Sesame Street puts autism in the spotlight with new puppet
That certainly goes for Julia, a Muppet youngster with blazing red hair, bright green eyes — and autism. Rather than being treated like an outsider, which too often is the plight of kids on the spectrum, Julia is one of the gang.
For more than a year, Julia has existed in print and digital illustrations as the centerpiece of a multifaceted initiative by Sesame Workshop called "Sesame Street and Autism: See Amazing in All Children."
She has been the subject of a storybook released along with videos, e-books, an app and website. The goal is to promote a better understanding of what the Autism Speaks advocacy group describes as "a range of conditions characterized by challenges with social skills, repetitive behaviors, speech and nonverbal communication, as well as by unique strengths and differences."
But now Julia has been brought to life in fine Muppet fettle. She makes her TV debut on "Sesame Street" in the "Meet Julia" episode airing April 10 on both PBS and HBO. Additional videos featuring Julia will be available online.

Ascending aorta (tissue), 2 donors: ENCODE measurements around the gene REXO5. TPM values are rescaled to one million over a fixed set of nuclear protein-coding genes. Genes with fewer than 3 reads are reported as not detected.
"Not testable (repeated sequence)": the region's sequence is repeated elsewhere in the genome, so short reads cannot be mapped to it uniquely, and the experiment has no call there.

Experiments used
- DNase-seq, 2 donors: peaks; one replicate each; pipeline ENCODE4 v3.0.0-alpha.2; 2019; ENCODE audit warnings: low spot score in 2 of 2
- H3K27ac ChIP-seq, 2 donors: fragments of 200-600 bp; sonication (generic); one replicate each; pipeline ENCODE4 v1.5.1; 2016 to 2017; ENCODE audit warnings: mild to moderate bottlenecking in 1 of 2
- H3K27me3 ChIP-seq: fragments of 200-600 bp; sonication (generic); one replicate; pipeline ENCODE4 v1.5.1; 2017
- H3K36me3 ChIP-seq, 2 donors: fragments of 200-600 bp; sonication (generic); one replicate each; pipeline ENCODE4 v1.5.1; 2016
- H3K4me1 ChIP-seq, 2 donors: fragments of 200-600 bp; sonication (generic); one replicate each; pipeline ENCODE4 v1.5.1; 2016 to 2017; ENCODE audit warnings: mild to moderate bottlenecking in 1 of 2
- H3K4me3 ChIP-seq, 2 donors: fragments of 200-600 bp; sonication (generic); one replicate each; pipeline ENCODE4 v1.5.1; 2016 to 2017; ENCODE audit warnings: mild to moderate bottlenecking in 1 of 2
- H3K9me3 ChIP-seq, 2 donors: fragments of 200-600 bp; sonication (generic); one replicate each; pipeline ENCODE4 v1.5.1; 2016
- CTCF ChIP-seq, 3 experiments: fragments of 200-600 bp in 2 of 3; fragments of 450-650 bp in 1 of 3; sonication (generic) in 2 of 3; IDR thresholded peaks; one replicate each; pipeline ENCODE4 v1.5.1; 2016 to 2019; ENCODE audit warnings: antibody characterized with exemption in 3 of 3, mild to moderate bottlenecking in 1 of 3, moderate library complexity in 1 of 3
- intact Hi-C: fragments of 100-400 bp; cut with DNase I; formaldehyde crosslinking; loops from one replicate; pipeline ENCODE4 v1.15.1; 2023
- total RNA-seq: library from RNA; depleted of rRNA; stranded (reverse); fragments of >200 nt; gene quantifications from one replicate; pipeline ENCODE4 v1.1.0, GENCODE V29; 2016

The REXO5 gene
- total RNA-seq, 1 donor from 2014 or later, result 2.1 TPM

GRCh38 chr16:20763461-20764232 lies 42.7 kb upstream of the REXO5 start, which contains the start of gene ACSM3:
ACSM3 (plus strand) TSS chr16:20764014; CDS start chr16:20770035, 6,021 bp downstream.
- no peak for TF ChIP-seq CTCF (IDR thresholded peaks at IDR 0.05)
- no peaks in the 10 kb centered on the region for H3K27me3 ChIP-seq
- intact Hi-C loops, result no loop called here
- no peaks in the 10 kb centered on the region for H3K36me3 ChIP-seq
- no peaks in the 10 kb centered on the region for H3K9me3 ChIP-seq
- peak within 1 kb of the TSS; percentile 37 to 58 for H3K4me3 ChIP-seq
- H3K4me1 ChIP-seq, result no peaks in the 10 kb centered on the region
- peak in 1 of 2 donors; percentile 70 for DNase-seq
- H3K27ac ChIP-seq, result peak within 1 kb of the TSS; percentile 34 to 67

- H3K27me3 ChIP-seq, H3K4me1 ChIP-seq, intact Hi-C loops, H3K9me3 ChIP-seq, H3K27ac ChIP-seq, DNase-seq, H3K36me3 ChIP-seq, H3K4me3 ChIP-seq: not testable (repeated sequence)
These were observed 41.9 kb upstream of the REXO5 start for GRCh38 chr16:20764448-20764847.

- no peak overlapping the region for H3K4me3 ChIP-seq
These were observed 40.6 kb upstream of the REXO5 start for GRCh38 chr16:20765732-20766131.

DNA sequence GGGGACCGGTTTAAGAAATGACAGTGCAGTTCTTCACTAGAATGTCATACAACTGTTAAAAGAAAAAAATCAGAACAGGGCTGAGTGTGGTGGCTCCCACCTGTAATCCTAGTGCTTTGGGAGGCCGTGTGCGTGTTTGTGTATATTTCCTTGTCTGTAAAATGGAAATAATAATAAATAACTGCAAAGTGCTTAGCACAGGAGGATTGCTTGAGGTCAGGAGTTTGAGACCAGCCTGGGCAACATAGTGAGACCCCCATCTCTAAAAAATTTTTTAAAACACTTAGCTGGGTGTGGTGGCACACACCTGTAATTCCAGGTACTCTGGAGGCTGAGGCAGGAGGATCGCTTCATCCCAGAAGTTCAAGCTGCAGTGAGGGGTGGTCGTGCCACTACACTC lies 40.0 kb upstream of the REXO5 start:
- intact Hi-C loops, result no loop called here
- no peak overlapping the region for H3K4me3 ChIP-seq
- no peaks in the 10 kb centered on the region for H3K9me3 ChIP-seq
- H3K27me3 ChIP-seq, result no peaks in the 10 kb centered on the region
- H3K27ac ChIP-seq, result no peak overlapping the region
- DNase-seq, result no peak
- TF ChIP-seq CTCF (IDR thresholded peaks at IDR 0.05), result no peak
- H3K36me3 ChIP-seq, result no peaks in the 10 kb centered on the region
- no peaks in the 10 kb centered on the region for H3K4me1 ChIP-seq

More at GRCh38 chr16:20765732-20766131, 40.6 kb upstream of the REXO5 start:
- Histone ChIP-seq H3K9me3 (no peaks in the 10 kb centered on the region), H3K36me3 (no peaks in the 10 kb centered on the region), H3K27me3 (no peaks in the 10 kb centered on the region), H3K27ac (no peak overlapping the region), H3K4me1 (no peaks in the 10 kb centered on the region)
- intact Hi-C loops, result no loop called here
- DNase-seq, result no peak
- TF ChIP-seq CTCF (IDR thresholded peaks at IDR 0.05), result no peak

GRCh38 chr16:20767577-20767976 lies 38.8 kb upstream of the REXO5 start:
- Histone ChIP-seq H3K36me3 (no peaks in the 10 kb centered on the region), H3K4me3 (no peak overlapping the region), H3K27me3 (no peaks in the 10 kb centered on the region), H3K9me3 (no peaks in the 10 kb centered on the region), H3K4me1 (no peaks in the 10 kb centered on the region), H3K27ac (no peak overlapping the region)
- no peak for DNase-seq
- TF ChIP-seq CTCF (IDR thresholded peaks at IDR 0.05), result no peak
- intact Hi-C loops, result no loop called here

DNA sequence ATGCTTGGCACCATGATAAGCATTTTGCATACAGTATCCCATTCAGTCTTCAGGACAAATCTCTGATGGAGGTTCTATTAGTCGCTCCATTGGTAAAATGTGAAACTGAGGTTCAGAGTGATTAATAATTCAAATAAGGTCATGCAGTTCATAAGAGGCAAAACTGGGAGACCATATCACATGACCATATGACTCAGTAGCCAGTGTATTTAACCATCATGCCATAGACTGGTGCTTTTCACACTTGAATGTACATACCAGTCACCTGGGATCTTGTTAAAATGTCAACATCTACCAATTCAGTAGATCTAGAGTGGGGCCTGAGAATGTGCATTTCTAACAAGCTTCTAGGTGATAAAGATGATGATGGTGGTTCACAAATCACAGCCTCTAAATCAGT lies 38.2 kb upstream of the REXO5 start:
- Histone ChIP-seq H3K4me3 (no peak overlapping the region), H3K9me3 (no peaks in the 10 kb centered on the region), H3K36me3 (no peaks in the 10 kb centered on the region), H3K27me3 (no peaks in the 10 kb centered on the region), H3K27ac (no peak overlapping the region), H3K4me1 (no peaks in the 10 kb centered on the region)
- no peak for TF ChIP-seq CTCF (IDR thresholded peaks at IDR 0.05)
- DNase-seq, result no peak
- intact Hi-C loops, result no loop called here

Developing Julia and all the other components of this campaign has required years of consultation with organizations, experts and families within the autism community, according to Jeanette Betancourt, Sesame Workshop's senior vice president of US Social Impact.
"In the US, one in 68 children is diagnosed with autism spectrum disorder," she says. "We wanted to promote a better understanding and reduce the stigma often found around these children. We're modeling the way both children and adults can look at autism from a strength-based perspective: finding things that all children share."
Julia is at the heart of this effort. But while she represents the full range of children on the spectrum, she isn't meant to typify each one of them: "Just as we look at all children as being unique, we should do the same thing when we're looking at children with autism," Betancourt says.
In the introductory segment, Julia is having fun with Abby and Elmo when Big Bird walks up. He wants to be her new friend, but she doesn't speak to him. He thinks she doesn't like him.
"She does things just a little differently, in a Julia sort of way," Abby informs him.
Julia, chuckling, then displays a different-but-fun way of playing tag, and everyone joins in. But when a siren wails, she covers her ears and looks stricken.
"She needs to take a break," Big Bird's human friend Alan calmly explains. Soon, all is well and play resumes.